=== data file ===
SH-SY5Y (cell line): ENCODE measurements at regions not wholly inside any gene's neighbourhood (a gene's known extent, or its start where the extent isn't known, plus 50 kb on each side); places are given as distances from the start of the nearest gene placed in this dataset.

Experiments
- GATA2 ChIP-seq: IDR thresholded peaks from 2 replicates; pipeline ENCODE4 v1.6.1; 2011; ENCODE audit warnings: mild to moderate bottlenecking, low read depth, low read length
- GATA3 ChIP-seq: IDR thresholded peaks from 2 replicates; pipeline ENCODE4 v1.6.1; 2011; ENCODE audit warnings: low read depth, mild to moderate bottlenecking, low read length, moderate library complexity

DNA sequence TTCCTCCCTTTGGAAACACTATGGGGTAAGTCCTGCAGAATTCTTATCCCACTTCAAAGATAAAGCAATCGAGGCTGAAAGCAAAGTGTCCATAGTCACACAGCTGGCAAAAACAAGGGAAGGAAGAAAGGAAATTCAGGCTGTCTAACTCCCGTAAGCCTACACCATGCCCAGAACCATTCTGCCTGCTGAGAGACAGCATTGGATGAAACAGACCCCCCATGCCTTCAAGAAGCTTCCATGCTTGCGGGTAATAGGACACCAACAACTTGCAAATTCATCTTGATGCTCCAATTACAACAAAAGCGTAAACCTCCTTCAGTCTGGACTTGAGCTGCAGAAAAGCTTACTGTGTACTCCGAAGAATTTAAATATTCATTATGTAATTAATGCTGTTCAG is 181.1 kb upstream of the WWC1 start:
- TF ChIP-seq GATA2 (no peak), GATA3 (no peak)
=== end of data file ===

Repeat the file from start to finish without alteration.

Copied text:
SH-SY5Y (cell line): ENCODE measurements at regions not wholly inside any gene's neighbourhood (a gene's known extent, or its start where the extent isn't known, plus 50 kb on each side); places are given as distances from the start of the nearest gene placed in this dataset.

Experiments
- GATA2 ChIP-seq: IDR thresholded peaks from 2 replicates; pipeline ENCODE4 v1.6.1; 2011; ENCODE audit warnings: mild to moderate bottlenecking, low read depth, low read length
- GATA3 ChIP-seq: IDR thresholded peaks from 2 replicates; pipeline ENCODE4 v1.6.1; 2011; ENCODE audit warnings: low read depth, mild to moderate bottlenecking, low read length, moderate library complexity

DNA sequence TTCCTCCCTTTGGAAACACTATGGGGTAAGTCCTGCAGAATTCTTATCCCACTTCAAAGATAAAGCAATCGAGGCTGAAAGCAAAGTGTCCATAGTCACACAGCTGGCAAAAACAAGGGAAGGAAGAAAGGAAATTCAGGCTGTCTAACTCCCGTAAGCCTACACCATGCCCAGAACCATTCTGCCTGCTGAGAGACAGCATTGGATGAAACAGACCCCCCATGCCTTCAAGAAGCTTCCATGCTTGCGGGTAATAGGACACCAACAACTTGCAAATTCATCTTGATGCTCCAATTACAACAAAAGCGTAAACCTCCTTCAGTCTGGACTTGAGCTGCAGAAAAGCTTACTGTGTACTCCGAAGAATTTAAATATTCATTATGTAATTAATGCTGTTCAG is 181.1 kb upstream of the WWC1 start:
- TF ChIP-seq GATA2 (no peak), GATA3 (no peak)